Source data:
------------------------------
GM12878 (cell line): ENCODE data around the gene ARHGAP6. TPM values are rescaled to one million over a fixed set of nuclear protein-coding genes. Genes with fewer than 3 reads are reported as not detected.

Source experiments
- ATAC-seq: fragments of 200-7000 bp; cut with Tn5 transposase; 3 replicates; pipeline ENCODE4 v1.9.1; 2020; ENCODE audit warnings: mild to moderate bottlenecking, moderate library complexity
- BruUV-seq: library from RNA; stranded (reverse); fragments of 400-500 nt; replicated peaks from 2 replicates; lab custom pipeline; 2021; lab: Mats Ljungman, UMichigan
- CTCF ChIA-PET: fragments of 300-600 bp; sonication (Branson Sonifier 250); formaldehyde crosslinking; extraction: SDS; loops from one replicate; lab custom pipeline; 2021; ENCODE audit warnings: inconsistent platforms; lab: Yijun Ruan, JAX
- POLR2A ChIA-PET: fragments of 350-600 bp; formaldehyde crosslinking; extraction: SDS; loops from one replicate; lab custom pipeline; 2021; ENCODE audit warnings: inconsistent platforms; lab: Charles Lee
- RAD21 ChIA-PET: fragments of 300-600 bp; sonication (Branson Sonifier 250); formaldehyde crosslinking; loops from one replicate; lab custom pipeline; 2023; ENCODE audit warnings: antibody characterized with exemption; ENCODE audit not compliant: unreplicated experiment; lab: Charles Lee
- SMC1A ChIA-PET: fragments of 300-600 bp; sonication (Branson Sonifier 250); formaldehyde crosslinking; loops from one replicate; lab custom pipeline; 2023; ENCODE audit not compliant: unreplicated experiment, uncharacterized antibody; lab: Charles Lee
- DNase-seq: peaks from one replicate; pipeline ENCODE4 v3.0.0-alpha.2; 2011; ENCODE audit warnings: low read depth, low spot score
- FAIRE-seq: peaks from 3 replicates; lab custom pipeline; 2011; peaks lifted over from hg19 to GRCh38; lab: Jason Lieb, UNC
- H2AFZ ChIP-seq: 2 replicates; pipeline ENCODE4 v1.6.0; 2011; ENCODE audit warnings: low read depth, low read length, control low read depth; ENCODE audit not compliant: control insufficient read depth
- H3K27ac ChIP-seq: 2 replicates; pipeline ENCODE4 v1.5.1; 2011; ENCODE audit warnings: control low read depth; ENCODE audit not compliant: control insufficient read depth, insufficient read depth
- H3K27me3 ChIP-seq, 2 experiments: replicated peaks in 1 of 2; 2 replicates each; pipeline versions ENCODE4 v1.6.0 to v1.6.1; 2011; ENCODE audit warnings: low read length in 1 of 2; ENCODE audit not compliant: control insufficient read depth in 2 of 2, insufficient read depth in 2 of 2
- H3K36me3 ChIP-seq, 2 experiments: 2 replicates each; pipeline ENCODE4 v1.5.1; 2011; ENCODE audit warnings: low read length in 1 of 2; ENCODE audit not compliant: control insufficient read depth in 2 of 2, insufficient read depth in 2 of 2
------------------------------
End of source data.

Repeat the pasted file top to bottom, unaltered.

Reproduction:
GM12878 (cell line): ENCODE data around the gene ARHGAP6. TPM values are rescaled to one million over a fixed set of nuclear protein-coding genes. Genes with fewer than 3 reads are reported as not detected.

Source experiments
- ATAC-seq: fragments of 200-7000 bp; cut with Tn5 transposase; 3 replicates; pipeline ENCODE4 v1.9.1; 2020; ENCODE audit warnings: mild to moderate bottlenecking, moderate library complexity
- BruUV-seq: library from RNA; stranded (reverse); fragments of 400-500 nt; replicated peaks from 2 replicates; lab custom pipeline; 2021; lab: Mats Ljungman, UMichigan
- CTCF ChIA-PET: fragments of 300-600 bp; sonication (Branson Sonifier 250); formaldehyde crosslinking; extraction: SDS; loops from one replicate; lab custom pipeline; 2021; ENCODE audit warnings: inconsistent platforms; lab: Yijun Ruan, JAX
- POLR2A ChIA-PET: fragments of 350-600 bp; formaldehyde crosslinking; extraction: SDS; loops from one replicate; lab custom pipeline; 2021; ENCODE audit warnings: inconsistent platforms; lab: Charles Lee
- RAD21 ChIA-PET: fragments of 300-600 bp; sonication (Branson Sonifier 250); formaldehyde crosslinking; loops from one replicate; lab custom pipeline; 2023; ENCODE audit warnings: antibody characterized with exemption; ENCODE audit not compliant: unreplicated experiment; lab: Charles Lee
- SMC1A ChIA-PET: fragments of 300-600 bp; sonication (Branson Sonifier 250); formaldehyde crosslinking; loops from one replicate; lab custom pipeline; 2023; ENCODE audit not compliant: unreplicated experiment, uncharacterized antibody; lab: Charles Lee
- DNase-seq: peaks from one replicate; pipeline ENCODE4 v3.0.0-alpha.2; 2011; ENCODE audit warnings: low read depth, low spot score
- FAIRE-seq: peaks from 3 replicates; lab custom pipeline; 2011; peaks lifted over from hg19 to GRCh38; lab: Jason Lieb, UNC
- H2AFZ ChIP-seq: 2 replicates; pipeline ENCODE4 v1.6.0; 2011; ENCODE audit warnings: low read depth, low read length, control low read depth; ENCODE audit not compliant: control insufficient read depth
- H3K27ac ChIP-seq: 2 replicates; pipeline ENCODE4 v1.5.1; 2011; ENCODE audit warnings: control low read depth; ENCODE audit not compliant: control insufficient read depth, insufficient read depth
- H3K27me3 ChIP-seq, 2 experiments: replicated peaks in 1 of 2; 2 replicates each; pipeline versions ENCODE4 v1.6.0 to v1.6.1; 2011; ENCODE audit warnings: low read length in 1 of 2; ENCODE audit not compliant: control insufficient read depth in 2 of 2, insufficient read depth in 2 of 2
- H3K36me3 ChIP-seq, 2 experiments: 2 replicates each; pipeline ENCODE4 v1.5.1; 2011; ENCODE audit warnings: low read length in 1 of 2; ENCODE audit not compliant: control insufficient read depth in 2 of 2, insufficient read depth in 2 of 2